I thought this world insane. I thought it a war criminal. I thought it a victim, a nightmare, a mystery, an obscenity.
Only now do I begin to think this world could be impossible.
I am being Palmer, and the things I’ve tasted make me question my own sanity. These offshoots have not forgotten how to change. They have not decided not to change. They are not conserving energy, waiting out some temporary resource shortage.
These offshoots cannot change. Literally. They never could.
The most basic rules of biology do not apply here. Here, tissues and organs are not temporary battlefield alliances; they are permanent, predestined. Macrostructures do not emerge when the benefits of cooperation exceed its costs, or dissolve when that transient balance shifts the other way. Here, each cell has but one immutable function. There’s no plasticity, no way to adapt. The entire corpus is frozen in place. It is a colony without individuals; its cells can’t even survive in isolation.
Evolution simply can’t happen here— or if it does, it can only happen at the level of the entire offshoot. But how could anything keep up with a changing environment in such microscopic increments? The tiniest adaptation would take aeons.
And yet. If my own senses haven’t betrayed me completely, these somatic iterations— Clarke, MacReady, Garry— they’re not offshoots at all. They’re individuals, locked within themselves. Not a single great world but many small ones. Not parts of a larger thing; these are things.
They are plural.
And they— they stop, I think. Their lives end. The cells are trapped within the bodies, and the bodies wear out. Chromatin frays, radicals accumulate, and with no way for the new to rejuvenate the old their chasses just— break down over time. I have no idea how such absurd creatures could ever come to exist. There’s no somatic evolution to bring them into being, no communion to stave off entropy. Their very existence is a paradox.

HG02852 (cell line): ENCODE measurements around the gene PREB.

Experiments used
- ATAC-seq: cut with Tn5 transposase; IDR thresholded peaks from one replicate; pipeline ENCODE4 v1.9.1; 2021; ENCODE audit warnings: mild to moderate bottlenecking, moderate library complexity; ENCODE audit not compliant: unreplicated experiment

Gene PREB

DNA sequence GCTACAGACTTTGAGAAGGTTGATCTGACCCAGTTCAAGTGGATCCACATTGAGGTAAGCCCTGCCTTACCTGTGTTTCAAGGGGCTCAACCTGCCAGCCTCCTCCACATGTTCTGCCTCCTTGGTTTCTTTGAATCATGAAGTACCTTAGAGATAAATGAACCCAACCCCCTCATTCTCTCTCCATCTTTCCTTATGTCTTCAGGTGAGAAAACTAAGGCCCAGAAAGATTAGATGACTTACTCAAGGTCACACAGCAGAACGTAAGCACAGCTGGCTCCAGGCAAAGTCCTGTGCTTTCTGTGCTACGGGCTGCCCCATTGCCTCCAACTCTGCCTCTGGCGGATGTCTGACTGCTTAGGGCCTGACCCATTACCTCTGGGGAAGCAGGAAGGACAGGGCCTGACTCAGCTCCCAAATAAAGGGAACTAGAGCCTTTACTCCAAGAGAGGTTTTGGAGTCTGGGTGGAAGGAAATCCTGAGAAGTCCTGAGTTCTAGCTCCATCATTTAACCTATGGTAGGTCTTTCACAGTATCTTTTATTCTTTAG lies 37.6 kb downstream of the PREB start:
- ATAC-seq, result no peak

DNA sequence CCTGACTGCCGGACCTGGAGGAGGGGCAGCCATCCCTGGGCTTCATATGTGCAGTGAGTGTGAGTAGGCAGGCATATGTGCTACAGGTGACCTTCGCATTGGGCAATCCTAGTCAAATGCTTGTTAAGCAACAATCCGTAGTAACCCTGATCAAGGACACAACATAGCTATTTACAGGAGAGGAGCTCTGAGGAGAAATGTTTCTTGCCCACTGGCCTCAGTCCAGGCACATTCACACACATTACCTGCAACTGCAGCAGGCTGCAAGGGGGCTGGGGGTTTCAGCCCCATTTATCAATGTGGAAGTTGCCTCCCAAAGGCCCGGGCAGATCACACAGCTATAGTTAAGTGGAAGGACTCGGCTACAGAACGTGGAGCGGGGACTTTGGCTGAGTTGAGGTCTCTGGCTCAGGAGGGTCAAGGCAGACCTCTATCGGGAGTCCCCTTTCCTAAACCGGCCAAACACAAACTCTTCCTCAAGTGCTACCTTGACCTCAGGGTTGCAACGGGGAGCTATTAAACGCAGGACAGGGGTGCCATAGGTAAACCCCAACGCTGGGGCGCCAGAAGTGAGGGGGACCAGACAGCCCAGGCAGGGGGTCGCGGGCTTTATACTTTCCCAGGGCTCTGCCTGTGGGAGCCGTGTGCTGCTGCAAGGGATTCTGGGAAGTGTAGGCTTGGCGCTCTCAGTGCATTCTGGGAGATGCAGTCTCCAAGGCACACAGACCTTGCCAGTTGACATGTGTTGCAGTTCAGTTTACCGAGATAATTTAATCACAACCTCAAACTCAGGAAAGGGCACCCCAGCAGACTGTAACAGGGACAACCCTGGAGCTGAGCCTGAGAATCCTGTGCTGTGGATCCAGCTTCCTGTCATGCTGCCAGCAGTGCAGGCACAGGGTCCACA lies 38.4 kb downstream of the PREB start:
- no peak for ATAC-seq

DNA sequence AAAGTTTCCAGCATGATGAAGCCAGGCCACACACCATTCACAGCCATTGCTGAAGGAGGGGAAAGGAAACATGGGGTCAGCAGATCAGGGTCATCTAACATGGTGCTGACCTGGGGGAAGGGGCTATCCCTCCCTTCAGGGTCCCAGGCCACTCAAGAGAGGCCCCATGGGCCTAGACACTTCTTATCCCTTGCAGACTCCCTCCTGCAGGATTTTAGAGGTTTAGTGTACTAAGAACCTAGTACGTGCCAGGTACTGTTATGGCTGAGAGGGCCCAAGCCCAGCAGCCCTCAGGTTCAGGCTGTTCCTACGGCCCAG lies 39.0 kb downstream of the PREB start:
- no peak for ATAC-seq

And more: it is a tragedy.
A whole planet of worlds, and not one of them— not one— has a soul. They wander through their lives separate and alone, unable to communicate but through halting grunts and etched symbols: as if the beauty of sunsets and supernovae could ever be contained in these pathetic strings of broken black scratches. They’ve never known communion, can aspire to nothing but dissolution. The paradox of their biology is astonishing, yes; but the scale of their loneliness, the futility of these impoverished lives, overwhelms me.
I was so blind, so quick to assign blame. But the violence I’ve suffered at the hands of these things reflects no great evil. They are simply so used to pain, so blinded by disability, that they literally cannot conceive of another existence. When every nerve is whipped raw, you lash out at even the gentlest touch.
Perhaps it was no accident that I crashed here. Perhaps I am here to rescue them, to bring them to enlightenment. So many have lived so long without hope. I can change that. I can make them whole. I contain multitudes already; what is another world, given time?
It won’t be easy. They won’t understand, they can’t understand. They’re like those living fossils back home, those single-celled entities that instinctively resist even the most beneficial alliance. Offered the greater whole, they see the loss of the lesser. Offered communion, they see only extinction. So I must be careful. I must keep up appearances and work behind the scenes. I must save them from the inside, or their unimaginable loneliness will never end.
These poor savage creatures will never embrace salvation.
I must rape it into them.